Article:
SAN FRANCISCO (Reuters) - Netflix's NFLX.O stock market value ballooned to a record $153 billion on Thursday and eclipsed Walt Disney Co DIS.N for the first time, making it the world's most valuable entertainment company, following a monumental shift by viewers away from cinemas and cable television.
Lifted by a blitz of original programs and 125 million global subscribers, some of whom have given up cable television packages, Netflix’s stock has surged 80 percent so far in 2018, more than any other company in the S&P 500.
Since Netflix's initial public offer in 2002, when it was a mail-order DVD service, its shares have surged nearly 33,000 percent. It has also become a must-own stock for Wall Street investors, alongside Apple AAPL.O, Amazon.com AMZN.O, Alphabet GOOGL.O and Facebook FB.O.
Graphic: Wall Street's Binge, click reut.rs/2LopvrD
Netflix’s stock on Thursday was up 2.3 percent at $352.90, in line with the median price target of analysts covering the Los Gatos, California company, according to Thomson Reuters data. The most optimistic analyst price target would put Netflix’s stock market value at $182 billion.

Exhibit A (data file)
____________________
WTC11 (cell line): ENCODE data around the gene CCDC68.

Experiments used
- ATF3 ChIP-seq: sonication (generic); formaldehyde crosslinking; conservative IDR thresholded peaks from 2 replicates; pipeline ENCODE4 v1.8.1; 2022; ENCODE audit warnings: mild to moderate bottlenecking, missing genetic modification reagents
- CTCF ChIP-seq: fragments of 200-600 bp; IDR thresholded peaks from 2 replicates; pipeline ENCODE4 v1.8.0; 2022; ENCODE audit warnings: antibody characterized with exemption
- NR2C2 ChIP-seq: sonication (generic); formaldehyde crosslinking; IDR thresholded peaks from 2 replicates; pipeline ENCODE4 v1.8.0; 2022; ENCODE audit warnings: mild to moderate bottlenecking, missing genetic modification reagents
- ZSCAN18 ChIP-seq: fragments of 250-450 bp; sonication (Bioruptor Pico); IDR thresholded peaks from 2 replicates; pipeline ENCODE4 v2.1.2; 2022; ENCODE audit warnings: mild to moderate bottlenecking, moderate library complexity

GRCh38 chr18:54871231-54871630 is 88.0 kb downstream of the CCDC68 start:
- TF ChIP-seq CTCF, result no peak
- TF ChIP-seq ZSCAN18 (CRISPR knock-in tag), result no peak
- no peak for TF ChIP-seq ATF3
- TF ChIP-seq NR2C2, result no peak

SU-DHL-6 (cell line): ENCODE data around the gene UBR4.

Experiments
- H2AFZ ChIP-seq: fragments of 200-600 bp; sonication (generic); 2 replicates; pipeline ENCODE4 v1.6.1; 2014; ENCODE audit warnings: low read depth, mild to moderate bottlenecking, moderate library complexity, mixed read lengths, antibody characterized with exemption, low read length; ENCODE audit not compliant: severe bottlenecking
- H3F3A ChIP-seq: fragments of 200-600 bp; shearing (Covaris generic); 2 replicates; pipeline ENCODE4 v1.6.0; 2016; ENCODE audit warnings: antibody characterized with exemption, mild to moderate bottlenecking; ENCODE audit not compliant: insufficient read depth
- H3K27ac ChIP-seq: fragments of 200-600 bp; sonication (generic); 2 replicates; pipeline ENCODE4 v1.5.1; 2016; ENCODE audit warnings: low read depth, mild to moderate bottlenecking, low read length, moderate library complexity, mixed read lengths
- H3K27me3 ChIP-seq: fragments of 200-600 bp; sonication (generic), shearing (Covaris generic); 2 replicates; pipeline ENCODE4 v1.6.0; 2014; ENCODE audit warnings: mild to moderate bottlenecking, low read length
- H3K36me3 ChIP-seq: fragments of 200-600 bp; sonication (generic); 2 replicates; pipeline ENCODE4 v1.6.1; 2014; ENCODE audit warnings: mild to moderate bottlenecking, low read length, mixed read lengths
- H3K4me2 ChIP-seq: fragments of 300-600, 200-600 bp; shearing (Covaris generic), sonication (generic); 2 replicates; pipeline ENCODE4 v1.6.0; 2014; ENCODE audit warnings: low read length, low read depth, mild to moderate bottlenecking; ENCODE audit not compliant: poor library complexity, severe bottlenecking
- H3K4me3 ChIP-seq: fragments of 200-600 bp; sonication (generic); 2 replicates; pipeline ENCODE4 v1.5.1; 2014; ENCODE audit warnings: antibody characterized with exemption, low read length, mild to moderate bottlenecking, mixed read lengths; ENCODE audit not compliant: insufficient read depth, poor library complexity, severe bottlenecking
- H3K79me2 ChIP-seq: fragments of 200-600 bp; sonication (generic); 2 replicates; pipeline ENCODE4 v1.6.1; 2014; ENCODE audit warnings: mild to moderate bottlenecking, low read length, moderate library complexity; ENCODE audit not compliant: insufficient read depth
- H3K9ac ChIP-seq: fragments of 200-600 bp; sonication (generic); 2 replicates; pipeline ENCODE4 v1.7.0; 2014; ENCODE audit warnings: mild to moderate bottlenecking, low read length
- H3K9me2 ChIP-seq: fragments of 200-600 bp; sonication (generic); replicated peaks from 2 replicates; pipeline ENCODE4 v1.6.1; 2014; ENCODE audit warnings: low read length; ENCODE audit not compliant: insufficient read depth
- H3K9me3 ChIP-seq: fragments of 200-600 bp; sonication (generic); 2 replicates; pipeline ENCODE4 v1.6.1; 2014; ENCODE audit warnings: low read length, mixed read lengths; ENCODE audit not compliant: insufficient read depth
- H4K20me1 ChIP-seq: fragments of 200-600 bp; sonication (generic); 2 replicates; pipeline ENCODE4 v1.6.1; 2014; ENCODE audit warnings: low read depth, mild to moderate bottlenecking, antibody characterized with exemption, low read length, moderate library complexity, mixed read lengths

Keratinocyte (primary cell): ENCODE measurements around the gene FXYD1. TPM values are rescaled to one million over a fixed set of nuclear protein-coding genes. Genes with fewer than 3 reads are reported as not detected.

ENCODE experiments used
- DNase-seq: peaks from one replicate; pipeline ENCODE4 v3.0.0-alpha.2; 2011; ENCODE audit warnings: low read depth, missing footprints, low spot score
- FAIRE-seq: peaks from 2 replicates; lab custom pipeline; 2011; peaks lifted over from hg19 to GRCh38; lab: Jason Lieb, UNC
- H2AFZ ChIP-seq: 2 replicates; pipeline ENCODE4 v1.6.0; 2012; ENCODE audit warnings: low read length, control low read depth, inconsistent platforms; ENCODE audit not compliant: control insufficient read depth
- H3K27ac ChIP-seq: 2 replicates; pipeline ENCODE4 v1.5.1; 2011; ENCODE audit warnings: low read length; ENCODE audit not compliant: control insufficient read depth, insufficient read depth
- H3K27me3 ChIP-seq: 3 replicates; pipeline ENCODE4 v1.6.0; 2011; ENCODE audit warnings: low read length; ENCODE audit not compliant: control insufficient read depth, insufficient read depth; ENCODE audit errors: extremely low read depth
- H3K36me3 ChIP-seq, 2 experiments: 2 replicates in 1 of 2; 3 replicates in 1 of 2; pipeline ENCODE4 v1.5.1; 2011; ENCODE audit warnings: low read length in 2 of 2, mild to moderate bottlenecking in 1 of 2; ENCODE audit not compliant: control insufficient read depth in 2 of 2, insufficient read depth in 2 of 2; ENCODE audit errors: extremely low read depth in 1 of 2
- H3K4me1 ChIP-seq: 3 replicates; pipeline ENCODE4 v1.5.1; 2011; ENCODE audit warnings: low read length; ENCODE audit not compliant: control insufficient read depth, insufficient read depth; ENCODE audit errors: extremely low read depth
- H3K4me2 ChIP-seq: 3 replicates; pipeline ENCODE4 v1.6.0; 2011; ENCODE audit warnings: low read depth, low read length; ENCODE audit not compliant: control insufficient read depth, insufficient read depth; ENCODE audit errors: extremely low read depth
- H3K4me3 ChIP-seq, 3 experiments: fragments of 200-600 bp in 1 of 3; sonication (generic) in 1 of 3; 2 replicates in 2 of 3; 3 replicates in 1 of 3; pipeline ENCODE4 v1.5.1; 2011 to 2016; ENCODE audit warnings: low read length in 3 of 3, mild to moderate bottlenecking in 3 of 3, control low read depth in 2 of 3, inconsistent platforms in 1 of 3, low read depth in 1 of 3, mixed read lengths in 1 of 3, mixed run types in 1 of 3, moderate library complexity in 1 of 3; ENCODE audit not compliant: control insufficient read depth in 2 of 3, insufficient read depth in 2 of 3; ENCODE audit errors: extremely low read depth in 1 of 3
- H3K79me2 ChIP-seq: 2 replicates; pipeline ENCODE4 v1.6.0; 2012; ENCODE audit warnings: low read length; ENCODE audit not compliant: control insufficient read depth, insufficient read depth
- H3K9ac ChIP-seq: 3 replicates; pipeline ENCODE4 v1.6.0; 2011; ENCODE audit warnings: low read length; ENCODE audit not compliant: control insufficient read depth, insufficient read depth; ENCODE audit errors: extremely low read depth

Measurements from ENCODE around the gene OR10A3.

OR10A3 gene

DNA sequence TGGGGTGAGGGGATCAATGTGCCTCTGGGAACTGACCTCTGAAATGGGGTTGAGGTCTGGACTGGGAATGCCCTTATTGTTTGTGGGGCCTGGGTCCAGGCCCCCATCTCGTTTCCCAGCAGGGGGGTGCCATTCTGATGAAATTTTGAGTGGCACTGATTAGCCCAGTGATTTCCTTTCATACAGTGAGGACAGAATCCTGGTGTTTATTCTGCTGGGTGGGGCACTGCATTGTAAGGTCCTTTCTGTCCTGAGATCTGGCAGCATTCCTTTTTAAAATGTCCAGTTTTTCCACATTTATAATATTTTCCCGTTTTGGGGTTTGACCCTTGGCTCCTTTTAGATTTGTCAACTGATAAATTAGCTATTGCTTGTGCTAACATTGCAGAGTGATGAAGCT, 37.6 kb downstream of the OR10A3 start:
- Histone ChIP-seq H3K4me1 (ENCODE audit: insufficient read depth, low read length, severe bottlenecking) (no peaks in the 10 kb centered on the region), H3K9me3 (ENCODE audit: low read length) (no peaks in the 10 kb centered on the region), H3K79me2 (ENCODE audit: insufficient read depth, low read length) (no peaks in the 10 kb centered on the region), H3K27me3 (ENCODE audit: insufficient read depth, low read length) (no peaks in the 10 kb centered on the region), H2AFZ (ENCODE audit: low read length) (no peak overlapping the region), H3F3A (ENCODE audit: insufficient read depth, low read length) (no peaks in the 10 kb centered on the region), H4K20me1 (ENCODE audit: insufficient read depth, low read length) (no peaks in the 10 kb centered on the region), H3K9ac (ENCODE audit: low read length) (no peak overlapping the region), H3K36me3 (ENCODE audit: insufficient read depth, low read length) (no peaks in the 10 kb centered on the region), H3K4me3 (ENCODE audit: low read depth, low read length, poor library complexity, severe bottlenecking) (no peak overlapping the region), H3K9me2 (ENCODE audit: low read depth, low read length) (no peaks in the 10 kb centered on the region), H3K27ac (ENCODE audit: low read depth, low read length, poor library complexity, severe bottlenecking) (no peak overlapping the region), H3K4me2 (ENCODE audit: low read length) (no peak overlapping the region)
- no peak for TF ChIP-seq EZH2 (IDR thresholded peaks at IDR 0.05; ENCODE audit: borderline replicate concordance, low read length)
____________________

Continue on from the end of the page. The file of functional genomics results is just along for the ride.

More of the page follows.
Disney has lost 5 percent over the past year as it and other one-time entertainment industry leaders struggle to adapt to the shift by global viewers to online video. It owns some of the most valuable entertainment brands in the world, including Marvel, Pixar Animation and "Star Wars." It also operates popular theme parks on three continents and has offered to buy more assets from Twenty-First Century Fox FOXA.O for $52 billion.
With a stock market value of $152 billion on Thursday, Disney is also starting its own streaming service for families, and it has said it will stop supplying new movies to Netflix starting next year.
Earlier this month, Netflix's market capitalization overtook leading U.S. cable operator Comcast CMCSA.O, which owns NBC and Universal Pictures.
Comcast, with a stock market value of $145 billion, confirmed on Wednesday it was preparing a rival bid for Twenty-First Century Fox’s media assets, setting up a bidding war with Disney.
Investors are bullish on Netflix’s ability to add more members around the world, and they are paying red-hot prices to own its stock. Netflix recently traded at 98 times expected earnings for the next 12 months, versus Disney and Comcast at 14 times earnings, according to Thomson Reuters data.
Reporting by Noel Randewich; editing by Nick Zieminski and Bernadette Baum
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